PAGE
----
4. Although correct if read literally and carefully, the labeling of the seized res represents and suggests to the ordinary reader that it is necessary to eat enormous quantities and varieties of foods in order to obtain the variety of vitamins and minerals in the amounts provided by one Vitasafe capsule.
This representation is false and misleading because the variety and quantity of foods referred to in the labeling of the seized res provide many times the amounts of nutrients as well as additional nutrients than are supplied by one Vitasafe capsule.
5. The labeling of the seized res represents, suggests, and implies that Vitasafe capsules are an adequate and effective treatment of or preventive for the following symptoms and conditions which are referred to in this labeling: depression, tension, weakness, nervous disorders, lethargy, lack of energy, lassitude, impotence, aches and pains, aging, impaired digestion, loss of appetite, lesions and scaliness, night blindness, photophobia, fatigue, headaches, insomnia, diarrhea, edema of the legs, hypersensitivity to noise, swelling, redness, soreness and burning of the tongue, impairment of memory, inability to concentrate, dermatitis, cracking of the lips, lesions at the corners of the mouth, growth failure in children, sore, swollen and bleeding gums, defective calcification of the bones, lowered resistance to disease, and lowered vitality.
This representation is false and misleading. The evidence produced at trial conclusively proves that the above designated symptoms or conditions are caused by and associated with a great number of serious pathological diseases. Further, although some of these symptoms may be associated with vitamin and mineral deficiencies, the likelihood of their being caused by or associated with vitamin or mineral deficiencies in the United States today is very small.
There is a danger involved in the use of this type of labeling insofar as a person having one or more of the above-listed symptoms may resort to a Vitasafe product as a cure. Such a person may continue taking this vitamin product for a long continued period, as he is *278 urged to do in the labeling of this product, and thereby fail to obtain competent medical help to correct his physical illness.
6. The labeling of the seized article represents it to be of value because it contains "lipotropic factors." The evidence shows that such factors are substances which affect the mobilization of fat, particularly in the liver. Consequently, these factors are drugs within the meaning of 21 U.S.C. § 321(g) in that their only known use is to affect the structure and function of part of the body. Further, the labeling of the seized article fails to bear adequate directions for use of Vitasafe as a drug within the meaning of 21 U.S.C. § 352(f) (1). Nowhere in the labeling does there appear the conditions for which the Vitasafe capsule is to be used as a lipotropic factor or the collateral measures necessary for the safe use of Vitasafe by a layman as a lipotropic factor.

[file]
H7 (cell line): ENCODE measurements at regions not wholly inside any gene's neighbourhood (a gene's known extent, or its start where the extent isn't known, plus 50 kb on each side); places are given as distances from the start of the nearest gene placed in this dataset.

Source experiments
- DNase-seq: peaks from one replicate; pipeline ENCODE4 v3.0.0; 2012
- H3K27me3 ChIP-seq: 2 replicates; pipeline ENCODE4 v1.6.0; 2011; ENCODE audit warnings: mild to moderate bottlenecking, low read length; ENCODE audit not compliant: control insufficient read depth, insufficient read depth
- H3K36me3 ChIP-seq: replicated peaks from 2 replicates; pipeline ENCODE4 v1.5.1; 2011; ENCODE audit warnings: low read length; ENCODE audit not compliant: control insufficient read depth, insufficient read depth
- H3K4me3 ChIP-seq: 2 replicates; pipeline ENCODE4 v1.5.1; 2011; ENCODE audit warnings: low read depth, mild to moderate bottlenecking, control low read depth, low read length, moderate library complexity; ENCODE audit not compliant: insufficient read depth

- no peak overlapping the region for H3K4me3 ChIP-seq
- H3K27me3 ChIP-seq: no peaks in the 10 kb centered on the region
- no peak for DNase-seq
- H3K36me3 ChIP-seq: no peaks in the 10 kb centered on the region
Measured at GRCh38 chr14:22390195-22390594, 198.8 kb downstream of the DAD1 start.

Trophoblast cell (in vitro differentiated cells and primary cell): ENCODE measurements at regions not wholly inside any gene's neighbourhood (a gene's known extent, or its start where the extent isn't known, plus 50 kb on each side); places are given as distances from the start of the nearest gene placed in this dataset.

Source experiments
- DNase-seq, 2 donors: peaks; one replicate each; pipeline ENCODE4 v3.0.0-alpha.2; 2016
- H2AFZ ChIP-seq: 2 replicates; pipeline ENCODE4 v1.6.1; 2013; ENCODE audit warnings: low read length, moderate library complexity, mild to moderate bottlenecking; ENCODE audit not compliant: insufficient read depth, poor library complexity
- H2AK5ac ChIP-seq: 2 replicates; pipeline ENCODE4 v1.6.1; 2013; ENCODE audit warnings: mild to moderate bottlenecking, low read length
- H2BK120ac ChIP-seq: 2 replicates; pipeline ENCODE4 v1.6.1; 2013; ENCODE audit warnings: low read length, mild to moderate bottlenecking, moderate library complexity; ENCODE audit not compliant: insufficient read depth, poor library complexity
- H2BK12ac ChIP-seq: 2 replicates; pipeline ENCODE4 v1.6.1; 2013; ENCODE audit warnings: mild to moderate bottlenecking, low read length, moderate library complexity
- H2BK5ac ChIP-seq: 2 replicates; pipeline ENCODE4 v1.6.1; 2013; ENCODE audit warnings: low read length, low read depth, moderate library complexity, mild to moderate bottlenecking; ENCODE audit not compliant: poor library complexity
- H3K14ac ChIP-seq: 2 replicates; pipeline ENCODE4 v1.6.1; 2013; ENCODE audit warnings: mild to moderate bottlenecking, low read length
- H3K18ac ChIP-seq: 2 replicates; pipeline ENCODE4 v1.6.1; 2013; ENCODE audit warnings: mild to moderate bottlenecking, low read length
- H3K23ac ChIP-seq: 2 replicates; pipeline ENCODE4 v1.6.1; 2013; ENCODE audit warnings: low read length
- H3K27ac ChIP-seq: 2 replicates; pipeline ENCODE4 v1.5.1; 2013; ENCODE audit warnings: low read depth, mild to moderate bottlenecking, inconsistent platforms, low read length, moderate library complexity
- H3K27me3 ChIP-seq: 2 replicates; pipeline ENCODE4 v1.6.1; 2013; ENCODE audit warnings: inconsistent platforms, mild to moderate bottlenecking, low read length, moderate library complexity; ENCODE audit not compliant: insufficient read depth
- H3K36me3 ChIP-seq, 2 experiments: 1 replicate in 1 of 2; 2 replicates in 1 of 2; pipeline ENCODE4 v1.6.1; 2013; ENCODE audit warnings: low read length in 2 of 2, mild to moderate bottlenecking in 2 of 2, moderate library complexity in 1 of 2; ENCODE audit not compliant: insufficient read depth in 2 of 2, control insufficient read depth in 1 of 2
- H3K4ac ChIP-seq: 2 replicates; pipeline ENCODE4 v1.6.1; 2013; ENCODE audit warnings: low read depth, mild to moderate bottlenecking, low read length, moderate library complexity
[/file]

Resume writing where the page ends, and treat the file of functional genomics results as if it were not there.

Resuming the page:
7. The article under seizure is both a food within the meaning of 21 U.S.C. § 321(f) because its labeling recommends its use as and represents it to be of value as a dietary and nutritional supplement, and also a drug within the meaning of 21 U.S.C. § 321(g) because its labeling recommends its use as and represents it to be of value as a curative or preventive of disease conditions in man affecting the structure and function of the body of man.
CONCLUSIONS OF LAW
1. This court has jurisdiction of this action under the provisions of 21 U.S.C. § 334.
2. The res seized in this action is a food within the meaning of Section 201(f) of the Federal Food, Drug, and Cosmetic Act, 21 U.S.C. § 321(f) and is also a drug within the meaning of Section 201(g) of the Federal Food, Drug, and Cosmetic Act, 21 U.S.C. § 321 (g).
3. The approximately 3,370,000 items of written, printed, and graphic matter seized in connection with the Vitasafe products constitute labeling within the meaning of Section 201(m) of the Federal Food, Drug, and Cosmetic Act, 21 U.S.C. § 321(m). See memorandum of this court incorporated by this case, supra, page 269.
4. Section 403(a) of the Federal Food, Drug, and Cosmetic Act, 21 U.S.C. § 343(a), decrees that a food shall be deemed to be misbranded if its labeling is false or misleading in any particular. Section 502(a) of the same act, 21 U.S.C. § 352(a) decrees that a drug shall be deemed to be misbranded if its labeling is false or misleading in any particular. Any single false, misleading, exaggerated, ambiguous or overemphasized statement or representation in the labeling of either a drug or a food misbrands the articles within the meaning of either 21 U.S.C. § 343(a) or § 352 (a).
5. Section 502(f) (1) of the Federal Food, Drug, and Cosmetic Act, 21 U.S.C. § 352(f) (1), decrees that a drug shall be deemed to be misbranded unless its labeling bears adequate directions for use. Adequate directions for use requires that the labeling of a drug contains directions under which the layman can use a drug safely, intelligently, and effectively and for the purpose for which it is intended, including statements of all conditions, purposes or uses for which the drug is intended or for which it is recommended or suggested in its labeling or advertising; as well as the quantity of dose, frequency, duration, time, and route of administration and preparation for use.